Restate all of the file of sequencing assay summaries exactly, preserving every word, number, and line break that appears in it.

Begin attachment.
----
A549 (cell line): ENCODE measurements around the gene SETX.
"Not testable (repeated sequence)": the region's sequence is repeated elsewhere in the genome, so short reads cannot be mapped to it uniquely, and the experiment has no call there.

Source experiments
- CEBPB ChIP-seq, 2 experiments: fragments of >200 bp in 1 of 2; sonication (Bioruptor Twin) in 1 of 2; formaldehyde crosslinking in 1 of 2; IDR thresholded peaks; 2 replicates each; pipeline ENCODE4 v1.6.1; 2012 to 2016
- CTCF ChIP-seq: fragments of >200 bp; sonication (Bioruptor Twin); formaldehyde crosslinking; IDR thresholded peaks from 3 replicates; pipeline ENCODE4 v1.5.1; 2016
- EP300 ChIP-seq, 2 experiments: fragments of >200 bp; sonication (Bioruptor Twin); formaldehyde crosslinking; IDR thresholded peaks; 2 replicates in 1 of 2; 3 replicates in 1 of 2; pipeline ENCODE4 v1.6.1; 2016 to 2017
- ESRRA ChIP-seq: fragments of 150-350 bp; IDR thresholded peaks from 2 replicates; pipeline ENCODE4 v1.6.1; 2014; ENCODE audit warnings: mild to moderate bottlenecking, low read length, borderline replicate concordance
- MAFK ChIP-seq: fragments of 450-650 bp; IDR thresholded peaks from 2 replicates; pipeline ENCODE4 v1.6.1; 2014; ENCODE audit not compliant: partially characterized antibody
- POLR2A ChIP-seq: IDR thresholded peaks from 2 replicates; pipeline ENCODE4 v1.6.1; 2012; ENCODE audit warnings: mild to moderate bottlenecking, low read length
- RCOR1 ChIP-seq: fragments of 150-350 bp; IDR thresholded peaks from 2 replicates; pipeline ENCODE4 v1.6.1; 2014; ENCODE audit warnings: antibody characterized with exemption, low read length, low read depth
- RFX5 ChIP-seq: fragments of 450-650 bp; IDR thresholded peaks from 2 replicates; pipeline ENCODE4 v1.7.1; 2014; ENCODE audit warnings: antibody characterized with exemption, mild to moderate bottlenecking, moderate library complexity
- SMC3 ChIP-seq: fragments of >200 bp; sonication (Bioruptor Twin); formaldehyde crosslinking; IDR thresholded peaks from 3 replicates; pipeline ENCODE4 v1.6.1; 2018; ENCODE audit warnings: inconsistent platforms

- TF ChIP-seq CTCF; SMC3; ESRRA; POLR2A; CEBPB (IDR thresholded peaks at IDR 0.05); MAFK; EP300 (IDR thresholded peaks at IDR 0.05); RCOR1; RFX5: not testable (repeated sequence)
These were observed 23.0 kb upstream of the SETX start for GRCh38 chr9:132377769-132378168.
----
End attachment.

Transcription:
A549 (cell line): ENCODE measurements around the gene SETX.
"Not testable (repeated sequence)": the region's sequence is repeated elsewhere in the genome, so short reads cannot be mapped to it uniquely, and the experiment has no call there.

Source experiments
- CEBPB ChIP-seq, 2 experiments: fragments of >200 bp in 1 of 2; sonication (Bioruptor Twin) in 1 of 2; formaldehyde crosslinking in 1 of 2; IDR thresholded peaks; 2 replicates each; pipeline ENCODE4 v1.6.1; 2012 to 2016
- CTCF ChIP-seq: fragments of >200 bp; sonication (Bioruptor Twin); formaldehyde crosslinking; IDR thresholded peaks from 3 replicates; pipeline ENCODE4 v1.5.1; 2016
- EP300 ChIP-seq, 2 experiments: fragments of >200 bp; sonication (Bioruptor Twin); formaldehyde crosslinking; IDR thresholded peaks; 2 replicates in 1 of 2; 3 replicates in 1 of 2; pipeline ENCODE4 v1.6.1; 2016 to 2017
- ESRRA ChIP-seq: fragments of 150-350 bp; IDR thresholded peaks from 2 replicates; pipeline ENCODE4 v1.6.1; 2014; ENCODE audit warnings: mild to moderate bottlenecking, low read length, borderline replicate concordance
- MAFK ChIP-seq: fragments of 450-650 bp; IDR thresholded peaks from 2 replicates; pipeline ENCODE4 v1.6.1; 2014; ENCODE audit not compliant: partially characterized antibody
- POLR2A ChIP-seq: IDR thresholded peaks from 2 replicates; pipeline ENCODE4 v1.6.1; 2012; ENCODE audit warnings: mild to moderate bottlenecking, low read length
- RCOR1 ChIP-seq: fragments of 150-350 bp; IDR thresholded peaks from 2 replicates; pipeline ENCODE4 v1.6.1; 2014; ENCODE audit warnings: antibody characterized with exemption, low read length, low read depth
- RFX5 ChIP-seq: fragments of 450-650 bp; IDR thresholded peaks from 2 replicates; pipeline ENCODE4 v1.7.1; 2014; ENCODE audit warnings: antibody characterized with exemption, mild to moderate bottlenecking, moderate library complexity
- SMC3 ChIP-seq: fragments of >200 bp; sonication (Bioruptor Twin); formaldehyde crosslinking; IDR thresholded peaks from 3 replicates; pipeline ENCODE4 v1.6.1; 2018; ENCODE audit warnings: inconsistent platforms

- TF ChIP-seq CTCF; SMC3; ESRRA; POLR2A; CEBPB (IDR thresholded peaks at IDR 0.05); MAFK; EP300 (IDR thresholded peaks at IDR 0.05); RCOR1; RFX5: not testable (repeated sequence)
These were observed 23.0 kb upstream of the SETX start for GRCh38 chr9:132377769-132378168.